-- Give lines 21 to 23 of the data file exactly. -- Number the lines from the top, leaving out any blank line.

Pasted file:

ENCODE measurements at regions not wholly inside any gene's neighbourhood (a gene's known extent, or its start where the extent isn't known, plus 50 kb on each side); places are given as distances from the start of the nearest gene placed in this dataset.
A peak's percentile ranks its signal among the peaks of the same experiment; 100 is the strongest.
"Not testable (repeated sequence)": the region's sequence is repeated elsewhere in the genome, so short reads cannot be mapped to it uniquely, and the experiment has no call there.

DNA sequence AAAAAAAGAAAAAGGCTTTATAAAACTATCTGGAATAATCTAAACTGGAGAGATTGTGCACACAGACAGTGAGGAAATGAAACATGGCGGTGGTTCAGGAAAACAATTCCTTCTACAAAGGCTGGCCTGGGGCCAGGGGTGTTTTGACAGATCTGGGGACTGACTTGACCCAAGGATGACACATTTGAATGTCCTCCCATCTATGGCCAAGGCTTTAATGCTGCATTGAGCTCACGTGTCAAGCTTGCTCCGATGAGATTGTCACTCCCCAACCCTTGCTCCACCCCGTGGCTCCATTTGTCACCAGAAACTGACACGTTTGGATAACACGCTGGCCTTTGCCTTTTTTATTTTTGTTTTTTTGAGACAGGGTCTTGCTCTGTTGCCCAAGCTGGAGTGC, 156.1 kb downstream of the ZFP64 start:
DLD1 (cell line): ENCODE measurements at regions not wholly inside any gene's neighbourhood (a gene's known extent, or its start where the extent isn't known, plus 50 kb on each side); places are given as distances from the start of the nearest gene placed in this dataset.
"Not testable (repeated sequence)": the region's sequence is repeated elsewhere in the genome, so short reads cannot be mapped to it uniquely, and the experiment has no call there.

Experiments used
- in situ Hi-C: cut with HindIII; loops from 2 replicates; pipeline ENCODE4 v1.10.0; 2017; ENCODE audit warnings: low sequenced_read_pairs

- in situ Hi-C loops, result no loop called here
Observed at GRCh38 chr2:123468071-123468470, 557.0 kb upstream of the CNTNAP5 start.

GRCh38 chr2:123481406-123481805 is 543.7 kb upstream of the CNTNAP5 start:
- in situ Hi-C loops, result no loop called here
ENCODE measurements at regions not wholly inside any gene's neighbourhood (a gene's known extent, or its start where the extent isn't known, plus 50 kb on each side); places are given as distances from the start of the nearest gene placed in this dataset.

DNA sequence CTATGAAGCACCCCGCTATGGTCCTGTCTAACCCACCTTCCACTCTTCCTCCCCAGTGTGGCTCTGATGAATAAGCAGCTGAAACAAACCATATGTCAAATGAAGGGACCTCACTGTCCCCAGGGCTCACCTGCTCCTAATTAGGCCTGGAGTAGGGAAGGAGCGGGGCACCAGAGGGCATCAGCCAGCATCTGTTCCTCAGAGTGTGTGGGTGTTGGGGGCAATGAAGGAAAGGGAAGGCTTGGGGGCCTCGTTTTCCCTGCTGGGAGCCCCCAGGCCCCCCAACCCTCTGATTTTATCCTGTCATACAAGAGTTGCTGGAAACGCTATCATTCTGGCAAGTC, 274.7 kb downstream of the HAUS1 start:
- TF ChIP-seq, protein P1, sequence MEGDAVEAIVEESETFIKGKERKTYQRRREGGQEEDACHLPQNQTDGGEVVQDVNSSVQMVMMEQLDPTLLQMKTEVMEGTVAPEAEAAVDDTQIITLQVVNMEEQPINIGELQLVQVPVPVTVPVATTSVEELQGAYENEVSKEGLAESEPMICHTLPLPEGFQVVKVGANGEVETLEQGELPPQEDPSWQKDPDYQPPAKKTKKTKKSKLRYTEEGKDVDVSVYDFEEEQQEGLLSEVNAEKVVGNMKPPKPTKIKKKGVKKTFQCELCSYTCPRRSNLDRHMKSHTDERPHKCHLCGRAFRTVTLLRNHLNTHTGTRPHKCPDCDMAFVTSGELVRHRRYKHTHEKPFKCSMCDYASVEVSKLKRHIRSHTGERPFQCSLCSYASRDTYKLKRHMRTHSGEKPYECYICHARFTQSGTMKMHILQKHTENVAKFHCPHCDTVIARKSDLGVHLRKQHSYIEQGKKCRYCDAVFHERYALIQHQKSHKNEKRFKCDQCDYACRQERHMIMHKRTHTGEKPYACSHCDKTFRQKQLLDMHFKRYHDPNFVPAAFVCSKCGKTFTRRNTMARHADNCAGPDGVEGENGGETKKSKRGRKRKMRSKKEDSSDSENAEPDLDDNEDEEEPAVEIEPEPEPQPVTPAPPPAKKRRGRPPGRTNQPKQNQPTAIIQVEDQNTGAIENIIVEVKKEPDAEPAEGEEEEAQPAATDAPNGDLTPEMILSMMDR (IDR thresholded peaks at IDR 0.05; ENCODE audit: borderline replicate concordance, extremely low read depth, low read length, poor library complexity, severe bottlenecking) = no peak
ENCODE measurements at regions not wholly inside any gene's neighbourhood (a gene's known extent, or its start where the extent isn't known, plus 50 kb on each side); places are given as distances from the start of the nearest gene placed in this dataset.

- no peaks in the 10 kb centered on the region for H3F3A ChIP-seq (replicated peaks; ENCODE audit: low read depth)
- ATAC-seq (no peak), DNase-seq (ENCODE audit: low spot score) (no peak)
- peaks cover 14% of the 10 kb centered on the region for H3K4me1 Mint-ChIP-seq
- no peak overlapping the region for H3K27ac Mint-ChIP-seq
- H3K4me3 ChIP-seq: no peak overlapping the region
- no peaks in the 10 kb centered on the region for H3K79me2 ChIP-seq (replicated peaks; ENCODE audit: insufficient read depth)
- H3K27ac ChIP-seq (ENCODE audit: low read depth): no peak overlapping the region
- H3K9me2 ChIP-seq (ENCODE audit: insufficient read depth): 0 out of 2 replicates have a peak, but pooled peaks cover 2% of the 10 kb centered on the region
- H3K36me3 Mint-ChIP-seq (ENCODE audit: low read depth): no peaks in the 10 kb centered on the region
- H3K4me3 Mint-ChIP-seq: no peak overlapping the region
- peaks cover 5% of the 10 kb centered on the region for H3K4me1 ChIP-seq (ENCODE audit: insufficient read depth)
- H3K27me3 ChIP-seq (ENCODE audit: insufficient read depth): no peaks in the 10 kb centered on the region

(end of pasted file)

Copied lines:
- H3K4me3 ChIP-seq: no peak overlapping the region
- no peaks in the 10 kb centered on the region for H3K79me2 ChIP-seq (replicated peaks; ENCODE audit: insufficient read depth)
- H3K27ac ChIP-seq (ENCODE audit: low read depth): no peak overlapping the region